When Sean Meyers was in a car accident on a November evening three years ago, he was flown by air ambulance to the emergency department at Inova Fairfax Hospital, in Northern Virginia. With his arm broken in four places, a busted knee and severe bruising to his upper body, Meyers, 29, was admitted to the hospital. While badly hurt, his injuries didn’t seem life threatening.
When his car went off the road, Meyers had been on his way to visit his parents, who live nearby in Sterling. They rushed to the hospital that night to wait for news and to be available if Sean or the hospital staff needed anything. But beyond the barest details, no one from the hospital talked with them about their son’s condition or care, not that night nor during the next 10 days while he was hospitalized.
“All the time he was there, the hospital staff was very curt with us,” said Sam Meyers, Sean’s dad. “We couldn’t understand why we were being ignored.”
After leaving the hospital, Sean moved into his parents’ spare bedroom temporarily to continue his recovery. About a week later, he was in their kitchen one evening with his girlfriend when suddenly he collapsed. He was rushed to the nearest hospital, where he died. An autopsy revealed that he had several blood clots as well as an enlarged heart.
For Sean’s parents, the results were particularly wrenching because there’s a history of blood clots on his mother’s side of the family. How much did the hospital staff know?
“It might have saved his life if they’d talked to us,” Sam Meyers said.
A spokeswoman for Inova Fairfax said, “We cannot comment on specific patients or cases.” But she noted that information about a patient’s care can be shared in a number of circumstances.
These days, when people think about patient privacy problems, it’s usually because someone’s medical record has been breached and information has been released without their consent. But issues can also arise when patient information isn’t shared with family and friends, either because medical staff decide to withhold it or patients themselves choose to restrict who can receive information about their care.
The federal Health Insurance Portability and Accountability Act of 1996 (HIPAA) established rules to protect the privacy of patients’ health information while setting standards for hospitals, doctors, insurers and others sharing health care information.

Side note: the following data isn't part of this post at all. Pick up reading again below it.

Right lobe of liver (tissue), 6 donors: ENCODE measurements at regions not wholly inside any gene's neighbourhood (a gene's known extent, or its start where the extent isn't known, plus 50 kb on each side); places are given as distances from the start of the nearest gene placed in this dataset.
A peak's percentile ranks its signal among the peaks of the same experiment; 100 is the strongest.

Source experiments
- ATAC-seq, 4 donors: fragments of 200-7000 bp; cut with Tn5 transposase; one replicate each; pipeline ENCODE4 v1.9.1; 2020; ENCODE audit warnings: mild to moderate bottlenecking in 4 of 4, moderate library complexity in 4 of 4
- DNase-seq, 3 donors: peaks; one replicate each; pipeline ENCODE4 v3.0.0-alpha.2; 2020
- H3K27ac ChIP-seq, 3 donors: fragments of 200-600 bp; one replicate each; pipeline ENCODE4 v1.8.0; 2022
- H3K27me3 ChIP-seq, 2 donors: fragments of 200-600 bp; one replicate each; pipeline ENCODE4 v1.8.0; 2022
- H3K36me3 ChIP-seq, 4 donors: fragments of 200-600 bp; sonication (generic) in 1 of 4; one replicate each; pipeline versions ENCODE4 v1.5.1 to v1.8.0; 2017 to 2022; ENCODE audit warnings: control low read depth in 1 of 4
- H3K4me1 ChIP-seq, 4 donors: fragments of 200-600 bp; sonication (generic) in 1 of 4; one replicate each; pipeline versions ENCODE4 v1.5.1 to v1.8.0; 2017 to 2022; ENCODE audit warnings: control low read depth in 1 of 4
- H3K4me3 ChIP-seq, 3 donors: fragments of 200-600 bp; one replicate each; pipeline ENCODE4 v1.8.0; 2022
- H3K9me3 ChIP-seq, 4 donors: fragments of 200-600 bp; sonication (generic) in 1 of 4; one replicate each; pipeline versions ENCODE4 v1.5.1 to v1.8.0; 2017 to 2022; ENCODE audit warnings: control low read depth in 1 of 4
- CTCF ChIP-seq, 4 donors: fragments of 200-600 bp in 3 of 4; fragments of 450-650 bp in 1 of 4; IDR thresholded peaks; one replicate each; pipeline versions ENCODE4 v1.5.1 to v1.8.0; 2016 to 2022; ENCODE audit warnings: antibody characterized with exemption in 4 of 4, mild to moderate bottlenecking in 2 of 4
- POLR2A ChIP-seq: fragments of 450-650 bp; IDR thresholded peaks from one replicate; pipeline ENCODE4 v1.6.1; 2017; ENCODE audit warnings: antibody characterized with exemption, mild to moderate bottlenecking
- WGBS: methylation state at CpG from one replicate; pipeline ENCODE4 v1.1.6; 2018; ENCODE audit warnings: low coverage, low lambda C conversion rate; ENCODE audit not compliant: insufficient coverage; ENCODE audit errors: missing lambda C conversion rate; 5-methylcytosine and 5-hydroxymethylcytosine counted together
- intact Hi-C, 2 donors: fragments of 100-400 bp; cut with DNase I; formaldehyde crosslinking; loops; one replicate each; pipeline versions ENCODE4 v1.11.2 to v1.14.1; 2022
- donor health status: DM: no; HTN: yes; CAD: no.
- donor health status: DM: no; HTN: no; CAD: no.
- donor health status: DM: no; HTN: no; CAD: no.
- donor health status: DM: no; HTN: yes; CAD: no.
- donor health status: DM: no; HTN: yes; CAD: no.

Stepped-up enforcement in recent years and increased penalties for improper disclosure of patient information under HIPAA may lead hospitals and others to err on the side of caution, said Jane Hyatt Thorpe, an associate professor at George Washington University’s department of health policy and an expert on patient privacy.
“For a provider who’s uncertain about what information a provider may or may not be able to share, the easiest and safest route is to say no,” she said.
However, the law is actually quite permissive about providers disclosing information to family members and others who are involved in a patient’s care, said Thorpe.
“If the physician thinks it’s in [the] patient’s best interest to share information with mom or dad or whatever, they may do so,” she said.
They may also decide not to share information, however.
Generally, if a patient is unconscious and unable to give permission to discuss his medical information, a doctor may share details about his health with family and friends. But even if the patient is alert and able to make a choice, a health care provider can use discretion in deciding how much to tell family and friends.
Dr. Wanda Filer, president of the American Academy of Family Physicians, recalled a patient who was an HIV-positive sex worker who didn’t want his family to know about his health, even as he was dying. She honored his wishes. “The family was left in the dark,” she said.
State laws may be more restrictive than HIPAA, requiring patient permission to disclose information to others, said Elizabeth Gray, a research scientist at George Washington University’s department of health policy. However, Virginia law generally follows HIPAA on disclosures, said Gray.
In Sean Meyers’ case, there are unanswered questions. For example, “we don’t know what the patient actually said to the providers,” said Filer.
There’s no surefire way to avoid lapses in communication or ensure that providers get all the relevant information about a patient’s health. Most smartphones today allow people to store health care information that can be accessed by emergency personnel, said Joy Pritts, a privacy consultant who is a former chief privacy officer in the Office of the National Coordinator for Health Information Technology at the federal Department of Health and Human Resources. In addition to listing allergies and other health concerns, people could state their wishes about disclosing their health information.
In the case of adult children, it may be useful for the child to carry a signed document that authorizes health care providers to disclose and discuss health care information with the parents for a set period of time, said Pritts.
It’s no guarantee, but if a provider is on the fence about disclosing information, “it might help,” said Thorpe.
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